Category: Non-Residential Construction

Tips for Buying, Operating and Maintaining a Thumb Attachment for a Mini Excavator

A thumb attachment can dramatically increase the versatility and performance capabilities of a compact excavator. A relatively inexpensive investment, a thumb can allow an excavator to handle a variety of high-precision material handling, land clearing, utility and road building applications. Below are a few quick tips on buying, operating and maintaining a thumb attachment for a mini excavator.

Buying
In terms of buying and spec-ing a thumb for a mini excavator, the most basic and important thing to consider is that it has to match the bucket. It’s not as simple as taking a thumb and putting it on a machine with any bucket—they have to match. Depending on the size of the thumb and the size of the machine, thumb attachments for mini excavators typically have two tines.

Underground Utility Contractor Anchors Excavator Fleet with CASE CX210D

Phoenix is the kind of environment that manufacturers have in mind when they test heavy equipment — temperatures above 100 degrees, tough digging conditions, and a housing market that has rebounded and is keeping contractors and their equipment busy 24/7.

The Universal Group is an underground utilities contractor in Phoenix that is benefiting from the current state of commercial, non-residential and residential building construction in the market. The company specializes in utility excavation – both dry and wet – and runs a fleet of five CASE CX210D excavators supported by local CASE dealer Titan Machinery.

Five Reasons for Younger Generations to Work in the Construction Industry

ACI Construction in Logan, Utah, is home to Bronson Twitchell, who has followed his own path into his family’s construction business. Bronson and his two brothers have re-branded their father’s business and have been managing ACI Construction for three years.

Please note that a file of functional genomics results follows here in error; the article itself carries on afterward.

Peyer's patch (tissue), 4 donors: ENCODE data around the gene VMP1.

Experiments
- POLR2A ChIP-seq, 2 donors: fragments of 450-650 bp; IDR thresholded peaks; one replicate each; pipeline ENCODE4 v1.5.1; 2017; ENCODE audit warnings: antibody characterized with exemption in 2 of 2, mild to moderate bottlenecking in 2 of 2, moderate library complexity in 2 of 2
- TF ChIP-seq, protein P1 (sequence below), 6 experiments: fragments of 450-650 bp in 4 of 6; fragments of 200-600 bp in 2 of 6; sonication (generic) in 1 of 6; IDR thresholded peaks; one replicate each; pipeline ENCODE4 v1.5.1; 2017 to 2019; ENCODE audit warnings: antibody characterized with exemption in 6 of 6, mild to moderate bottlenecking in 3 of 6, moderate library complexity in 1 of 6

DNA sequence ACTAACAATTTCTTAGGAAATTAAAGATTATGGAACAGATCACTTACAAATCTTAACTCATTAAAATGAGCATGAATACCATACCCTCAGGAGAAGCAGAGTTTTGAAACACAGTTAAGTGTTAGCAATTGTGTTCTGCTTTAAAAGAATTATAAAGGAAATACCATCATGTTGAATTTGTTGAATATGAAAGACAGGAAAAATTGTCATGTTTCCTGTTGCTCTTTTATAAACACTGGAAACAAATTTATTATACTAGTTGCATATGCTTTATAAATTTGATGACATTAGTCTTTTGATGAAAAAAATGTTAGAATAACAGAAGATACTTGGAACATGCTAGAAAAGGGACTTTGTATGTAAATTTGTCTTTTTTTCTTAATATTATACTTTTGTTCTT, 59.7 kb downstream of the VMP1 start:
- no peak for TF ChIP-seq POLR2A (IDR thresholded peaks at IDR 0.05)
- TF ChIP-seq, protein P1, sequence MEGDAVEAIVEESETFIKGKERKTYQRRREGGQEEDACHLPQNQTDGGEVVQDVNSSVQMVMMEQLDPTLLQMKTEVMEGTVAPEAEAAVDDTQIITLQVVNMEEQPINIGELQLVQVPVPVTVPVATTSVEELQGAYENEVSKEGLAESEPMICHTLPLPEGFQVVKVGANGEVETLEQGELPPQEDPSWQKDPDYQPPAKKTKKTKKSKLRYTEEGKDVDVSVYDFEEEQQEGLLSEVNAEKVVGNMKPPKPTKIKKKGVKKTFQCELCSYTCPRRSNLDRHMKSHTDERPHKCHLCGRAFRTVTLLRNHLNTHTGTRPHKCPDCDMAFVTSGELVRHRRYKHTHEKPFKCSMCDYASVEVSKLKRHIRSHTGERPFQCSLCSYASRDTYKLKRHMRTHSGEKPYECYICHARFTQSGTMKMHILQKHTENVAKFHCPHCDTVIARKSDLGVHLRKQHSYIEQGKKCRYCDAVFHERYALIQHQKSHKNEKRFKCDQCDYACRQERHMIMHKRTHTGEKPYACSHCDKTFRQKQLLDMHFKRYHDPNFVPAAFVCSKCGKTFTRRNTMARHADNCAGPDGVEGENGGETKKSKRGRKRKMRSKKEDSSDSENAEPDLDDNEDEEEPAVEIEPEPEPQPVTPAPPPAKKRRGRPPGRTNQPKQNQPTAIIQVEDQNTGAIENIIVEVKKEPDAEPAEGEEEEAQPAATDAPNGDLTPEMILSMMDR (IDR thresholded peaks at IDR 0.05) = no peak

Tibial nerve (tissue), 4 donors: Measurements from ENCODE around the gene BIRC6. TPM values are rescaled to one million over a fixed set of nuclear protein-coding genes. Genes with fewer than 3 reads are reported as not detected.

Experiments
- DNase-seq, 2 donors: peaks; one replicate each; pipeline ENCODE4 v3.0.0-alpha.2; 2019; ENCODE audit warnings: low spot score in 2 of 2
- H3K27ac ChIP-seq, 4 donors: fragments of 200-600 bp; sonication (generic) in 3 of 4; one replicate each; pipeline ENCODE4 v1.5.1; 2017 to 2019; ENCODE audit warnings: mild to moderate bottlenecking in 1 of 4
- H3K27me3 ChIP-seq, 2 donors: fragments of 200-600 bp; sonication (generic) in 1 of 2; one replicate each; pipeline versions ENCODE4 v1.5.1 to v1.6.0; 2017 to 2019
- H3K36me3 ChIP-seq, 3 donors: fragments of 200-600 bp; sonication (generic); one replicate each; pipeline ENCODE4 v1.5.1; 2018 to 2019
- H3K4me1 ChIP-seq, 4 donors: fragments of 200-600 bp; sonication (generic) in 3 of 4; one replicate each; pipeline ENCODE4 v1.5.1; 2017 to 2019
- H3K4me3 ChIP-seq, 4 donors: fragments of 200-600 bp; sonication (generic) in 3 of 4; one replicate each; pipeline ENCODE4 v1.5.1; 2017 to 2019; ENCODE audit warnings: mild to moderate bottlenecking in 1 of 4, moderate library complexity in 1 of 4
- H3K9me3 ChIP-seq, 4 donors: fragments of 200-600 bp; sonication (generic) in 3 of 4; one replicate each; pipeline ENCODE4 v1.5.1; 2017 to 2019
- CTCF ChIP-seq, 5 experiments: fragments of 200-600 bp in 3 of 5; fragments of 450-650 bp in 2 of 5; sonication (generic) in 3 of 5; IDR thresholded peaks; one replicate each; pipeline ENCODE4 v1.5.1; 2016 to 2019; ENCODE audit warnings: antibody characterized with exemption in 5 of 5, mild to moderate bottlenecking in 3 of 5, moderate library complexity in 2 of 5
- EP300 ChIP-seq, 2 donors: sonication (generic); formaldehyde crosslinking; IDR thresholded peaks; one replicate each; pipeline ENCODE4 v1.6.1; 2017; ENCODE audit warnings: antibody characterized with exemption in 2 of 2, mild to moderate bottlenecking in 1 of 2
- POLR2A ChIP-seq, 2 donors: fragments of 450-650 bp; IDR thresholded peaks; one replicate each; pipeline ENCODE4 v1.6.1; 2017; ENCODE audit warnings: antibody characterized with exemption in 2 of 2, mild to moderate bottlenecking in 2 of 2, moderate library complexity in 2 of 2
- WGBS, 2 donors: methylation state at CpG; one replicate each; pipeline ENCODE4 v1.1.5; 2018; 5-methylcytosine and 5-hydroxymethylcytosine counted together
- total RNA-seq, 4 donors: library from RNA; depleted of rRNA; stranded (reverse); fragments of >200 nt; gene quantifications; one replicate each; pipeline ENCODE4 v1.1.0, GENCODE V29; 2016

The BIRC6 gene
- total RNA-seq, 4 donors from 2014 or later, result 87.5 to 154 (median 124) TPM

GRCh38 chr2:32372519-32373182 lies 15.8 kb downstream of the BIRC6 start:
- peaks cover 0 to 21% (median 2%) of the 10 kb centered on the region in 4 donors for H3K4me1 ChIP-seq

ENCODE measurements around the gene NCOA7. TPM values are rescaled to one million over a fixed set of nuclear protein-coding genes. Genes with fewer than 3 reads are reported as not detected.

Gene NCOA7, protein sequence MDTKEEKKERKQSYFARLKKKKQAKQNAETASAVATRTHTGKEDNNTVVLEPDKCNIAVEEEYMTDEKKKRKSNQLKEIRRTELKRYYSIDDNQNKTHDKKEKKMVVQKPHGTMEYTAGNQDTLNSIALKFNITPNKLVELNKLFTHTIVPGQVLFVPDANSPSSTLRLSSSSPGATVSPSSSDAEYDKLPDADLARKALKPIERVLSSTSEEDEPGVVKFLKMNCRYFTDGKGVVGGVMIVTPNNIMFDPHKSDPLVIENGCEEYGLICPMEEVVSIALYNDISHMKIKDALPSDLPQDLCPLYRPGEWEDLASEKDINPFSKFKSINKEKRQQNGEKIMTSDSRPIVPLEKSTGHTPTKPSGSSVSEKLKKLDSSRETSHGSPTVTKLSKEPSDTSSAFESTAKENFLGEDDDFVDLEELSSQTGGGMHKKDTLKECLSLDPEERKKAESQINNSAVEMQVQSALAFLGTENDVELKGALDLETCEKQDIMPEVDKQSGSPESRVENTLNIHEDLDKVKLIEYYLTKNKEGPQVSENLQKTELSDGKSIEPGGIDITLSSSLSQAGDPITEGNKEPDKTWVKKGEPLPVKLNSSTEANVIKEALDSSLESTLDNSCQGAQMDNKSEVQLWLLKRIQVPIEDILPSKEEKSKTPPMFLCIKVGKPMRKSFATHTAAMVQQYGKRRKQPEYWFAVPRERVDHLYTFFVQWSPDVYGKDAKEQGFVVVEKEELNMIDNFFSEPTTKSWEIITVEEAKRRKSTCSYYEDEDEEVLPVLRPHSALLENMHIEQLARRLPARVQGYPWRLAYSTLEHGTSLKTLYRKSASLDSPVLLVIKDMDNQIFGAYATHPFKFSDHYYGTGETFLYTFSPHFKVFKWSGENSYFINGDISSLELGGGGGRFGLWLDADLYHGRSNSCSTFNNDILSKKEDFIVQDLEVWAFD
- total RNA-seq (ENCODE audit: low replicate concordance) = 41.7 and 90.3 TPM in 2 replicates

“I’ve always been fascinated with heavy equipment. It’s like a big sandbox on the job site,” says Twitchell.

Scaling Machine Control Technology: Finding the Right Solution for your Application

Advanced precision construction technologies continue to proliferate in today’s construction market, but many business owners still associate these solutions with large-scale site prep and road building projects. The truth is that machine control technology is a highly scalable solution, and these systems have become more accessible than ever before to contractors of all sizes. In fact, there are many market segments where machine control is becoming more and more necessary to stay competitive.

Why Now?
Machine control systems are a great way to invest in the long-term productivity of an operation, and more and more fleet managers and equipment owners are integrating precision construction solutions into their fleets every day.

Tips for Staying Ahead: Fleet Management Strategies

How America’s largest EPA contractor stays ahead of downtime and expense
Brad Stemper, product manager, CASE Construction Equipment

Imagine maintaining 300 pieces of rolling stock plus 200 pieces of equipment spread across the entire United States, U.S. Virgin Islands and Puerto Rico. That’s the challenge Tim Bland, assistant operations manager at Environmental Restoration, LLC, faces every day. For 20 years, Bland and his staff have provided emergency response services, site remediation, government services, industrial cleaning to various commercial, state and federal clients. With 600 employees working from 23 offices across the country, Environmental Restoration is the largest EPA contractor in the United States.